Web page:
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Day 2 at MAX

Here are my notes from the second day at MAX. It includes info on the keynote, development best practices with Flex, Flash security, RTMFP, and speech to text.

General Notes

A lot of people were interested in the basics of Brightcove but didn't know a lot about the technology. I've been meaning to write more about certain areas for awhile- advertising, BEML, a few other things- and this reminds me to do this.

I got a lot of comments on the compiler update I've released, and I appreciate all the comments on it. But I want to make clear again that I didn't make the compiler changes myself! I've merged the changes from the Flex compiler team- thank Paul Reilly and the rest of that group for doing the real work.


Besides making me go slightly deaf with the sound system, they showed off a lot of new features in CS4 and other products. They showed off a literal copy and paste from CS4 applications to Catalyst which was then turned into components. This round tripping is done through FXG support in CS4 applications and Catalyst.

I saw Alchemy again as they showed the following demos in Flash: open SSL encryption, decoding of Ogg Vorbis, decoding of RAW images, showing PDFs in Flash, Doom, and Mario. The showing PDFs is particularly interesting for the future of the Flash player and the Adobe Reader. I wonder if some of PDF viewing will switch over to the Flash player?

On the .NET front in Flex, they have a partner plugin to Visual Studio and a possible C# version of BlazeDS.

In addition to multi-bitrate and RTMFP, they showed off an interesting live feature in FMS. You can now record a stream and stream it live at the same time to have a DVR-like experience.

Developer Best Practices With Flex

This session was about developer best practices with Flex with a particular focus on using Catalyst. There was quite a bit a talk about general engineering practices that should be used in Flex as they should be used elsewhere: use coding standards, comment code, and use design patterns. Nothing too surprising in this part of the talk other than advocating code behind, which I don't think works very well for Flex.

They talked about various things that developers should do to prepare their projects for Catalyst development, such as applying metadata to files and laying things out properly. There will be a lot more code-level interaction with designers when Catalyst is used.

One more interesting note, something which I didn't know yet, is that Catalyst is built on Eclipse.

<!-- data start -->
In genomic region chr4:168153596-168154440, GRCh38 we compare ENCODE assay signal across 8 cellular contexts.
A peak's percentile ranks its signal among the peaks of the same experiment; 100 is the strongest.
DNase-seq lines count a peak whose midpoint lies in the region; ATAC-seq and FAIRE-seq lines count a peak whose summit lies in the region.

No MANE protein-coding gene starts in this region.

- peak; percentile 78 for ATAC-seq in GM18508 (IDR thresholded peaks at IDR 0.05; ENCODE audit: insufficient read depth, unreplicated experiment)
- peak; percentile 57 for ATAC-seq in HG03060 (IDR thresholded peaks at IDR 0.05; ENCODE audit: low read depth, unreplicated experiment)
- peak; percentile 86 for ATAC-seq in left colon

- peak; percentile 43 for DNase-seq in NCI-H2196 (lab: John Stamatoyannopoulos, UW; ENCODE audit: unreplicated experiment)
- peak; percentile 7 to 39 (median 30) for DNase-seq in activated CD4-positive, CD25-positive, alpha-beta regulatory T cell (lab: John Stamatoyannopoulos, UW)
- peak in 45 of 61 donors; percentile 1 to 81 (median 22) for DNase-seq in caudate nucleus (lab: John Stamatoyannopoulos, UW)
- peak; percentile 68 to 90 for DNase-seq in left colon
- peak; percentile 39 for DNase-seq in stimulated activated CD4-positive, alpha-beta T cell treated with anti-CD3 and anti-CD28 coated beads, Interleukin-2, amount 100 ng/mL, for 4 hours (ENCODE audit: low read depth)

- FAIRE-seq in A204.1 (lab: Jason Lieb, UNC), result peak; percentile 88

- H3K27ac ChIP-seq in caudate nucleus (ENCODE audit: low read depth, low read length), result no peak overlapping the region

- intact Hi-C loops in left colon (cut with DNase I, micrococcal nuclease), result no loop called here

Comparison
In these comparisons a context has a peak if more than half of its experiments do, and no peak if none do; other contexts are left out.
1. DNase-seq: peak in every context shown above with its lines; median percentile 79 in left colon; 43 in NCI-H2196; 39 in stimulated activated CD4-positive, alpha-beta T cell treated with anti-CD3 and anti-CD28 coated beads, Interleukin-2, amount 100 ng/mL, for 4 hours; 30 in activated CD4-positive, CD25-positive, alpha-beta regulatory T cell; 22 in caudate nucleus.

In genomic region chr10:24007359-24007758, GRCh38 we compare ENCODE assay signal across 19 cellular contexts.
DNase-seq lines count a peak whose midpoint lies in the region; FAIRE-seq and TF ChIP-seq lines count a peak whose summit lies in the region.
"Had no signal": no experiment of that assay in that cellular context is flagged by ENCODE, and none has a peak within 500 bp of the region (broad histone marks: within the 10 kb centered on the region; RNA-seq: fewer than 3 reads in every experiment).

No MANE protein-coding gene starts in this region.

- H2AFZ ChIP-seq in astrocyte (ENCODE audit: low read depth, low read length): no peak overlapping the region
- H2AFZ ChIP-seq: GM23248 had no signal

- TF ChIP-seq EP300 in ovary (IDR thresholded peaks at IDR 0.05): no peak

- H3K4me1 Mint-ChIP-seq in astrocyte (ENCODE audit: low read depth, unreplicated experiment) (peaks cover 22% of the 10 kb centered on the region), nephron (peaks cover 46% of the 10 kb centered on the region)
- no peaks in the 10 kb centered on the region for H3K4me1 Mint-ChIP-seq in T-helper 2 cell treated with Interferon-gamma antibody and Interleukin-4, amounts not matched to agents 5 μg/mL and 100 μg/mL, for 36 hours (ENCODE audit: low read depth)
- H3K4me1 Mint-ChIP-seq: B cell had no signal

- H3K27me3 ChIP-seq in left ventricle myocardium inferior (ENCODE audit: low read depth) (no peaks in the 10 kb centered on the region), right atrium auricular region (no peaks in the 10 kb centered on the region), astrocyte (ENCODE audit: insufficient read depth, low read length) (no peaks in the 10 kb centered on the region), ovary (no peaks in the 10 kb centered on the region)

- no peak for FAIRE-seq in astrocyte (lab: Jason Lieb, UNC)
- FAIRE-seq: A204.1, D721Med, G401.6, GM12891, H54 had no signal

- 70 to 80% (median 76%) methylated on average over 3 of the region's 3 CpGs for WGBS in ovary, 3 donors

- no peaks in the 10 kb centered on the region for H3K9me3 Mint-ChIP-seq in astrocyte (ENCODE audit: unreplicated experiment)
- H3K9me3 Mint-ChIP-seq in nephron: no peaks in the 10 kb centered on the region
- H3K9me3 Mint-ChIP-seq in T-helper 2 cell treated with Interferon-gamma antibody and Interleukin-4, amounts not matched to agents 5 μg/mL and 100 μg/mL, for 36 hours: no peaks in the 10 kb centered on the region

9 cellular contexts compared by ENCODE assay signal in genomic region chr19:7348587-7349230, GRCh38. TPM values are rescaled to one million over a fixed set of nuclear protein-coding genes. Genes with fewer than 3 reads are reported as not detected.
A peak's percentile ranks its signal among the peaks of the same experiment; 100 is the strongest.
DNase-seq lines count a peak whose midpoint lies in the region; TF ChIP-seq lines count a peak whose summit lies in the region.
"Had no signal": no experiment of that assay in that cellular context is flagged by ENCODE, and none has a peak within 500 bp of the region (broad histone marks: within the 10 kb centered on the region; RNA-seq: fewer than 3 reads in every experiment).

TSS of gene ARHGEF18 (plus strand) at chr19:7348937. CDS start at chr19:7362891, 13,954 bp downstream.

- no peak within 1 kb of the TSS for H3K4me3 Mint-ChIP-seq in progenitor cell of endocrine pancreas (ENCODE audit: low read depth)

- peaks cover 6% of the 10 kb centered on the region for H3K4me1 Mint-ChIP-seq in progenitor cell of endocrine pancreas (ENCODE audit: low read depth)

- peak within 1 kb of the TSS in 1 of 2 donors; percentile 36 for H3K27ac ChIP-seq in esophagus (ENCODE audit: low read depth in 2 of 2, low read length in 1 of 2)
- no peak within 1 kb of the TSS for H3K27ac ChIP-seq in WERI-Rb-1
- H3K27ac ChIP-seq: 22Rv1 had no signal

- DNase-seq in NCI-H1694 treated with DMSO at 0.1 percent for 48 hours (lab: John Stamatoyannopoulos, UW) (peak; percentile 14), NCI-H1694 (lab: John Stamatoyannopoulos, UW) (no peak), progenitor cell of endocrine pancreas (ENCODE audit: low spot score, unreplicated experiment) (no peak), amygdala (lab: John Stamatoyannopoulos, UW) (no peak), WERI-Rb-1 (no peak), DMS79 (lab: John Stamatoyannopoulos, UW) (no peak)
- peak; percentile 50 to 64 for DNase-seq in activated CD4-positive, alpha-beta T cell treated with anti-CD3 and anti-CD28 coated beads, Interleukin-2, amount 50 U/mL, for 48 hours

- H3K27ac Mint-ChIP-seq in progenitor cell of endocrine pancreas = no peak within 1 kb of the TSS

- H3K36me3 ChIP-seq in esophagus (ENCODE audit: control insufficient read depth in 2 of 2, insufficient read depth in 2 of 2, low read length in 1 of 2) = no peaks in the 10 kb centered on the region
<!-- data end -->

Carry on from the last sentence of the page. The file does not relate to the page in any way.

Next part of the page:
Flash Security: Why and How

This was an explanation of content restrictions with the Flash Player. Deneb had a few overriding rules for Flash security: use least privilege, validate input, deploy HTTPS consistently, prototype early, and keep track of security changes.

You need to call Security.allowDomain() if a SWF loads from another domain. This allows the SWF you are loading to call things within the parent SWF. The wrong way to do this is to call Security.allowDomain("*"). "There are rare times when you might want to do this."

You need to specify allowScriptAccess or allowNetworking in the HTML to allow your SWF to script the HTML from a different domain. allowScriptAccess set to never isn't used anymore because there really isn't a way in Flash to stop same domain communication between the SWF and a browser.

Data loading requires permission because it's data that the user can access but not necessarily data that's publically available. So a cross-domain policy file is required so that the server gives permission for the data to go elsewhere. Flash is also the first client to allow direct cross-domain data loading, although browsers are looking into similar abilities in HTML5.

You must use a socket policy file with any socket connection (including the same domain).

You need to specify allowInsecureDomain() to allow HTTP connection when HTTPS is being used in the main SWF. This can cause a man in the middle attack. Allowing HTTP content in HTTPS is even worse.

Sneak Peeks

I saw RTMFP yesterday, but there was a live demo of the many-to-many feature in progress today. RTMFP application-level multicast allows for many-to-many broadcasting, live streaming from one client to many clients without using a server.

Nitro is a platform to create Flash widgets which can be distributed to desktop, Web, TV, and mobile.

Content Intelligence Toolkit can find different scenes in a video and give information about each scene in metadata: lighting, activity, etc. Includes tracking of faces, and most impressively, speech to text of the video.

Comments (2)


"On the .NET front in Flex, they have a partner plugin to Visual Studio"

Woah, does that mean I can code flex in VS? Do you have any more info on this or any links?



The VS.NET plugin is called Tofino from Ensemble.


Currently it basically adds syntax highlighting and build targets for Flex. It doesn't support Designer view or code completion yet.